Egyptian court suspends April parliamentary vote


Egypt’s administrative court on Wednesday ordered the cancelation of controversial parliamentary elections scheduled for April 22, deepening the country’s political crisis.

President Mohammed Morsi said that he would respect the court’s decision, although it was not immediately clear whether he would appeal.

Judge Abdel Meguid al-Moqanen ruled the president had ratified a new electoral law last month without sending it to Egypt’s Supreme Constitutional Court for approval, as required by the nation’s constitution.

Consequently, the court referred the law to the constitutional court and canceled Morsi’s decree calling for elections.
The law was issued by the Senate, which has been acting as a legislative body since a previous court ruling abolished the lower house of Parliament in June over constitutional issues. The Senate sent it to the constitutional court, which returned it after rejecting several articles. The Senate then amended the law, but never sent it back for final approval.

This puts Morsi in an uncomfortable position. He has repeatedly insisted that elections would usher in stability, dismissing criticism that the polls were untimely with the country gripped by unrest and division. In a brief statement, the president’s office said it “respects” the court’s move, “reaffirming its respect for the constitution, the rule of law and the separation of powers.”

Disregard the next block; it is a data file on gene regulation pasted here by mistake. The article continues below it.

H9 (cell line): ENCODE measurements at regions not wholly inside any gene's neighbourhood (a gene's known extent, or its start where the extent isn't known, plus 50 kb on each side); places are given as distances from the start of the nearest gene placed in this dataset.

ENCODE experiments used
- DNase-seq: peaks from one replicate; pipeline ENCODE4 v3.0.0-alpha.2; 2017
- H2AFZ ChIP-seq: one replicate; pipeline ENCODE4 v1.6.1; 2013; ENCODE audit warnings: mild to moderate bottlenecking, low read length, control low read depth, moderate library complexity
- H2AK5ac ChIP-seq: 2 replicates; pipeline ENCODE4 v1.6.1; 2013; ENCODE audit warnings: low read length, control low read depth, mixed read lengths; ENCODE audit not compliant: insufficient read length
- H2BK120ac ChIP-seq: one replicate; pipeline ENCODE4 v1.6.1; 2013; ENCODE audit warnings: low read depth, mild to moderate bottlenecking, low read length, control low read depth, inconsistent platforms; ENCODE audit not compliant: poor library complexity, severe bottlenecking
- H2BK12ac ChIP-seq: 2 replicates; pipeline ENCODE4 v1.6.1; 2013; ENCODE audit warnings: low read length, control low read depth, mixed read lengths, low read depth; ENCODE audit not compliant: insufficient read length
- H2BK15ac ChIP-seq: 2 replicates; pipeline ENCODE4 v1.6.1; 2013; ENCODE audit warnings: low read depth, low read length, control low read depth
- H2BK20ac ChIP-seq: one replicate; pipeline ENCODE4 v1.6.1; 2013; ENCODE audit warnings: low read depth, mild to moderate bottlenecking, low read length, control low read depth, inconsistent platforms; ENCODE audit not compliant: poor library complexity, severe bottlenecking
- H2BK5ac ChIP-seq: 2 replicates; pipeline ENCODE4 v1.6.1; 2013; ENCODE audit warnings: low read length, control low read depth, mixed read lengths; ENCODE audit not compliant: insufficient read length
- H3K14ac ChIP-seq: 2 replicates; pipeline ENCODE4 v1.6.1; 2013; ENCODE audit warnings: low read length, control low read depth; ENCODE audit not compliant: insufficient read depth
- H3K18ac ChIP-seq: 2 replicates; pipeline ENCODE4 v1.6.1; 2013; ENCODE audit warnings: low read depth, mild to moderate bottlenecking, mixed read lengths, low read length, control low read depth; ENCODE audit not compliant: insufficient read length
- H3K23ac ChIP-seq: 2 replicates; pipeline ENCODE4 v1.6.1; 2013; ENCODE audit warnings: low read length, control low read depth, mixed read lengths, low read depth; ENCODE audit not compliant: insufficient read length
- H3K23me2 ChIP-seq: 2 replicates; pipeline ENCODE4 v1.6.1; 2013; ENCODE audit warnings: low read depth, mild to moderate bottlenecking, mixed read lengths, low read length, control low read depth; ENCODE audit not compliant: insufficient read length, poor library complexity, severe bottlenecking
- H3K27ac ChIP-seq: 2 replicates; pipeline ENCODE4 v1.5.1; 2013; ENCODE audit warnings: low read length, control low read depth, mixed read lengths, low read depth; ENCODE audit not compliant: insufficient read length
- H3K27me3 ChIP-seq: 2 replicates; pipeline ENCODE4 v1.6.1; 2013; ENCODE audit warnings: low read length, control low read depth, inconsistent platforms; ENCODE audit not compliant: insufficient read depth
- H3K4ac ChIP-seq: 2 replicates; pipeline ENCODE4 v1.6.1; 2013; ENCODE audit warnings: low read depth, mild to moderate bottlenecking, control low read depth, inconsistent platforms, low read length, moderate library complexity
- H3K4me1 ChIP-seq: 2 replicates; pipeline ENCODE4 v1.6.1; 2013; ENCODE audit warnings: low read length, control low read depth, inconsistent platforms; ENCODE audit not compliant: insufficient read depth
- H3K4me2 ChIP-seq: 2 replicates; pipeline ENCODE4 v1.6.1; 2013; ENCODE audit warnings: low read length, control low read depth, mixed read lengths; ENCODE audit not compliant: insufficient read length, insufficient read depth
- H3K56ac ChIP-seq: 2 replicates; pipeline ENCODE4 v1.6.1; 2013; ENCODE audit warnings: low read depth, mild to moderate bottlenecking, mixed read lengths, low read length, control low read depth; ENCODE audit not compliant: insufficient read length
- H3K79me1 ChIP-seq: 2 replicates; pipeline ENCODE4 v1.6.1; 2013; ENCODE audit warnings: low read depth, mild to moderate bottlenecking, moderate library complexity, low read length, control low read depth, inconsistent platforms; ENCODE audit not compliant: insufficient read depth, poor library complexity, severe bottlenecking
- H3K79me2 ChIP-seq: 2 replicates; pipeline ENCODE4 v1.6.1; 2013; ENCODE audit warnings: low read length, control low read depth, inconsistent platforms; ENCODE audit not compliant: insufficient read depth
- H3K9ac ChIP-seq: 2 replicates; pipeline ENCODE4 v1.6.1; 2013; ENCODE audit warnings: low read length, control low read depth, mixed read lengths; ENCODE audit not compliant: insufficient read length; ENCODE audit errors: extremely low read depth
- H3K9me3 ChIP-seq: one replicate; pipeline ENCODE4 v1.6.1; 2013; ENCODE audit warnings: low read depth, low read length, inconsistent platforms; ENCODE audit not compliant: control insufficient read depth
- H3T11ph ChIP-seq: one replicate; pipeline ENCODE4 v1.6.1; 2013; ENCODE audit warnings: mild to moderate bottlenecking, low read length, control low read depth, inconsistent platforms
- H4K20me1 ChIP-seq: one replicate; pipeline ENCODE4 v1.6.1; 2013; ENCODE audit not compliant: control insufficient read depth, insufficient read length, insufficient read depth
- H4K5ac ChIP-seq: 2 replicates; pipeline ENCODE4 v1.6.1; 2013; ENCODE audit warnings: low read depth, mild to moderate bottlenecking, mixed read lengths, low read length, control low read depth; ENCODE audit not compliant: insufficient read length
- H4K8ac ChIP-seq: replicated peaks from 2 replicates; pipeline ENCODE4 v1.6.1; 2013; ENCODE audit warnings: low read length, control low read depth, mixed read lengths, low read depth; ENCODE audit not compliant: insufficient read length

Morsi’s Muslim Brotherhood also said it would “respect the decision of the administrative court to halt the elections and then send the matter to the constitutional court.”

The election had been scheduled to take place in four stages over two months. Egypt’s main opposition bloc, the National Salvation Front (NSF),

, had already announced it would boycott it — expressing doubts over its transparency — and demanded a new electoral law.

The gulf between the ruling Islamists and the opposition has been widening since November, when Morsi issued a decree expanding his powers. The decree was repealed after intense street pressure, but only after a controversial Islamist-drafted constitution was rushed through.

The Brotherhood and its Islamist allies won an overwhelming majority in the legislative polls in the winter of 2011 and 2012. The NSF has accused the Brotherhood of wanting to “dominate all the state organs” and reiterated its demand for the formation of a government of national salvation.